Third, while it is necessary to address perpetrator behaviours, TFCC is situated within the spectrum of gendered and racialised harms engendered by unsafe technologies and lagging government regulation. Efforts to prevent and respond to TFCC should consider the social ecology of digital media, and the ways in which the architecture of online services and platforms facilitate the surveillance and exploitation of users by other users and technology companies (Zuboff, 2019). UK efforts to legislate a statutory duty of care by internet service providers to users is a promising development (HM Government, 2019), underscoring the role of government in shifting the burden of safety work from consumers to technology companies.

Finally, our findings have implications for cybersecurity. Survivors in this study described an intimate threat model wherein abusers have physical access to devices and personal knowledge of details that can thwart traditional cybersecurity measures (Dragiewicz et al, 2019). Intimate threats such as those posed by domestic violence perpetrators should be considered in device and platform design as this is a significant cybersecurity issue.

Future research

Future publications from this study will address the impact of TFCC, systems and service responses, and particular issues for immigrant women. We note that more research is needed on TFCC in Aboriginal and Torres Strait Islander communities. Research on cybersecurity in remote Aboriginal communities in Australia indicates that factors such as living with extended family networks, limited mobile service, sharing devices and accounts, and unique cultural dynamics shape privacy and abuse risks (Rennie et al, 2018), with potential implications for domestic and family violence. More research is also required to understand technology-facilitated abuse against LGBT people. While scholars have posited that coercive control theory can be adapted to accurately reflect the experiences of LGBT people, readers should not assume that dynamics described here would be reflected in relationships with male victims, female abusers or LGBT relationships.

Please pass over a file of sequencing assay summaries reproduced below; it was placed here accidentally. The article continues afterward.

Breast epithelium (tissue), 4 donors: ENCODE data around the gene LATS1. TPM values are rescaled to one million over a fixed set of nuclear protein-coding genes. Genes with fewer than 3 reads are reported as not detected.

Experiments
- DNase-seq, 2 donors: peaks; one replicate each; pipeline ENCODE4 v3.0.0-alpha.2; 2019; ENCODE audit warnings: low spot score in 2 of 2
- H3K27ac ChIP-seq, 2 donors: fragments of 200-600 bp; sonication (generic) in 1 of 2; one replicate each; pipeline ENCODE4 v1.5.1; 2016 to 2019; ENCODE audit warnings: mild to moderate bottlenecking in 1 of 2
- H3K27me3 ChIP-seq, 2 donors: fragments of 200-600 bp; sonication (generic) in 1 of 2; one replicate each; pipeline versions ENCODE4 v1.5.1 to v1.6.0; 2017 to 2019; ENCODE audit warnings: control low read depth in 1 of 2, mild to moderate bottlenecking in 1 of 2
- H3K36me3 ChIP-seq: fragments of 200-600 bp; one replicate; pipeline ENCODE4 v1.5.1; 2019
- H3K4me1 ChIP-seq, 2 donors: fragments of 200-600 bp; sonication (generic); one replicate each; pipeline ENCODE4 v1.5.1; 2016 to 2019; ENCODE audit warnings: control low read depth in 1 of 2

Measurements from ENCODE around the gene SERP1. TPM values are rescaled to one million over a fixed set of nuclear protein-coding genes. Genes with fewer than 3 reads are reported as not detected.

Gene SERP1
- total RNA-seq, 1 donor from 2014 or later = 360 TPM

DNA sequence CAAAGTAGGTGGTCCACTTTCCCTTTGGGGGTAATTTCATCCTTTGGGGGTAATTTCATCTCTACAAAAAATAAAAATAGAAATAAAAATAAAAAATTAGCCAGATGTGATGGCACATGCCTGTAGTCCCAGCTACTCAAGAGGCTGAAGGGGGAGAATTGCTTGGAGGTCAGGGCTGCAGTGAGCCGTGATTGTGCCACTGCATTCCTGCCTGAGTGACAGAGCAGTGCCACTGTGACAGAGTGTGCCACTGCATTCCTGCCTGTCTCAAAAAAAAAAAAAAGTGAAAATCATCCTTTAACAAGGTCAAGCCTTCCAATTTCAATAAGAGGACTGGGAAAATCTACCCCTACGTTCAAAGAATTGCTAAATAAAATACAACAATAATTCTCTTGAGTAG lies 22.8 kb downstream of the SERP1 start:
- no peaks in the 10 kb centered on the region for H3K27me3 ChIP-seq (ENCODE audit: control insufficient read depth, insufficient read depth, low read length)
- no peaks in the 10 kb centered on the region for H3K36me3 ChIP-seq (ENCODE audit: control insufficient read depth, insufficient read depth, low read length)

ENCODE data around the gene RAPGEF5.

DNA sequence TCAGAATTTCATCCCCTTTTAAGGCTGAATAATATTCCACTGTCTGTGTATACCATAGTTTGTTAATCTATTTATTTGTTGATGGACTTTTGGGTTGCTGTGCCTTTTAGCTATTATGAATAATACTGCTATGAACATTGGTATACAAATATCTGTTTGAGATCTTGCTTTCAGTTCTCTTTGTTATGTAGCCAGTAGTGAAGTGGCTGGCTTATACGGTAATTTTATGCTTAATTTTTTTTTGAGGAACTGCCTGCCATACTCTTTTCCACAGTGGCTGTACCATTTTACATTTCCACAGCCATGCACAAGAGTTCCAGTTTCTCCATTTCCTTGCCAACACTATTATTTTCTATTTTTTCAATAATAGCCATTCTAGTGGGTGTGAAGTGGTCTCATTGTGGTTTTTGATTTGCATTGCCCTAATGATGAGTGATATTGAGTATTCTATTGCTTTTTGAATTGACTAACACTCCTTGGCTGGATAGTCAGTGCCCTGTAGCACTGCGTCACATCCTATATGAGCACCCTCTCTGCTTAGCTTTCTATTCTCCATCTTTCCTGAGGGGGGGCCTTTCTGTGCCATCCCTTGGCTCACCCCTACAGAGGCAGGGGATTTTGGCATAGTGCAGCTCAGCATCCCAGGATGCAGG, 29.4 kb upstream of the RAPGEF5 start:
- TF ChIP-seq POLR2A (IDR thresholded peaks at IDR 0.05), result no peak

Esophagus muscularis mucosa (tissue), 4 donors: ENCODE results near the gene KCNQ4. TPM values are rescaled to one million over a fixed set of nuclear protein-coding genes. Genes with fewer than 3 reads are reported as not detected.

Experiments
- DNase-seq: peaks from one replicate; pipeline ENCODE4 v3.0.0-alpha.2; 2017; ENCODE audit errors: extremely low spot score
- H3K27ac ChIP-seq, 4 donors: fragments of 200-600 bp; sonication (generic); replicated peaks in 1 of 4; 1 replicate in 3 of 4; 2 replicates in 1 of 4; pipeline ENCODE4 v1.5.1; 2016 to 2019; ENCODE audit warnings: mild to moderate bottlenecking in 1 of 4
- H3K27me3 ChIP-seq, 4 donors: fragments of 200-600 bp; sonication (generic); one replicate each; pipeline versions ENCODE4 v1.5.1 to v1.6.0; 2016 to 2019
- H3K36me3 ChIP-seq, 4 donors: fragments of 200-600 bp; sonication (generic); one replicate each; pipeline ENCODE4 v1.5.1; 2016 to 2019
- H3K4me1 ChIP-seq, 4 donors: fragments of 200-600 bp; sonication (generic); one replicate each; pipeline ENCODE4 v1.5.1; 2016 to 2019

Our findings can inform future research in other locations, with larger samples, and with additional targeted cohorts of diverse survivors, including children. As Anderson (2009) argues, research empirically investigating the gendered causes of coercive control can help explain how Stark’s articulation of coercive control needs to be adapted for use in research on couples with diverse genders and sexualities as well as those experiencing different types of abuse. Intersectional research on TFCC in diverse couples can also contribute to the theorisation of domestic violence, moving beyond crude claims about whether intergroup differences matter to investigate dynamics of abuse on- and offline.

Notes

1

The sex differences in domestic violence homicides are even greater than they appear at first glance, however, as deaths counted in these incidents include male and female children, deaths of domestic violence victims’ new partners (usually male), and other collateral killings.

2

While other scholars argue that coercive control theory can be applied to LGBT relationships, a discussion of the applicability of coercive control to other contexts is beyond the purview of this article on heterosexual women’s experiences of TFCC by male abusers.

3

Commonly referred to as domestic violence or domestic and family violence in Australia.

4